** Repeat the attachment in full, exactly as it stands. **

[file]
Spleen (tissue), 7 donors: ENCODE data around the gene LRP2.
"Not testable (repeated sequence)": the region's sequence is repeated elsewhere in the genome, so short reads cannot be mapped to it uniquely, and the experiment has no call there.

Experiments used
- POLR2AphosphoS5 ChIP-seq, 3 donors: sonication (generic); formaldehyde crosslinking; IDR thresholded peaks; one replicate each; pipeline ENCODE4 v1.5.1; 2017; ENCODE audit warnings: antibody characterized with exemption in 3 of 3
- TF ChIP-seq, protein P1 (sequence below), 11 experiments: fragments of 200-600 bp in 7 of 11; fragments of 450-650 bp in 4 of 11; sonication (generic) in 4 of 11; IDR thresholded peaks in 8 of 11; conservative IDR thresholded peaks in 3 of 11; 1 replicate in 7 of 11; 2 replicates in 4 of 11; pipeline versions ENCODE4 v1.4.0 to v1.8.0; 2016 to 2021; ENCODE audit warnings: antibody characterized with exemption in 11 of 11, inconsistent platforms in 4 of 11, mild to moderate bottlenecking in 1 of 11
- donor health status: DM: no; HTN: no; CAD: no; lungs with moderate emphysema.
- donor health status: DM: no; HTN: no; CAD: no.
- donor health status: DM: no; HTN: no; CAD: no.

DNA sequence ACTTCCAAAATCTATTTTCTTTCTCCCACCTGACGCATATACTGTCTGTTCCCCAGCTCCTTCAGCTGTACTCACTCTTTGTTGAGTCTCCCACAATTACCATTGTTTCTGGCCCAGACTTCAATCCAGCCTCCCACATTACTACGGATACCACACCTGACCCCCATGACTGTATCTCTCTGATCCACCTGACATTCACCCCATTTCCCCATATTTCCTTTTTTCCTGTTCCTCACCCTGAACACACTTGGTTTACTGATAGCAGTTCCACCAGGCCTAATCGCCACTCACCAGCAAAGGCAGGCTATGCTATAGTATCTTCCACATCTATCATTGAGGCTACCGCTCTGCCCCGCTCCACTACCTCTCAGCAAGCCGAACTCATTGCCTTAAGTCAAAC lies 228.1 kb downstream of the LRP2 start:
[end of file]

Spleen (tissue), 7 donors: ENCODE data around the gene LRP2.
"Not testable (repeated sequence)": the region's sequence is repeated elsewhere in the genome, so short reads cannot be mapped to it uniquely, and the experiment has no call there.

Experiments used
- POLR2AphosphoS5 ChIP-seq, 3 donors: sonication (generic); formaldehyde crosslinking; IDR thresholded peaks; one replicate each; pipeline ENCODE4 v1.5.1; 2017; ENCODE audit warnings: antibody characterized with exemption in 3 of 3
- TF ChIP-seq, protein P1 (sequence below), 11 experiments: fragments of 200-600 bp in 7 of 11; fragments of 450-650 bp in 4 of 11; sonication (generic) in 4 of 11; IDR thresholded peaks in 8 of 11; conservative IDR thresholded peaks in 3 of 11; 1 replicate in 7 of 11; 2 replicates in 4 of 11; pipeline versions ENCODE4 v1.4.0 to v1.8.0; 2016 to 2021; ENCODE audit warnings: antibody characterized with exemption in 11 of 11, inconsistent platforms in 4 of 11, mild to moderate bottlenecking in 1 of 11
- donor health status: DM: no; HTN: no; CAD: no; lungs with moderate emphysema.
- donor health status: DM: no; HTN: no; CAD: no.
- donor health status: DM: no; HTN: no; CAD: no.

DNA sequence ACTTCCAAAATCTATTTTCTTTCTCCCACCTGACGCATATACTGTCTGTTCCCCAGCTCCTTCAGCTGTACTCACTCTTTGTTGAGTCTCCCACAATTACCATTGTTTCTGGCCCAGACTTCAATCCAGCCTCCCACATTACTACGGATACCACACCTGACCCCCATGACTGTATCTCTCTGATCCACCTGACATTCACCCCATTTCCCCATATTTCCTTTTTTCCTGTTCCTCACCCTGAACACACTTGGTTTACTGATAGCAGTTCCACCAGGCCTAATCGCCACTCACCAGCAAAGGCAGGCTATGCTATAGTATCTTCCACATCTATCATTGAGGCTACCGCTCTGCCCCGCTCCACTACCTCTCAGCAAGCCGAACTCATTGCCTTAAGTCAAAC lies 228.1 kb downstream of the LRP2 start: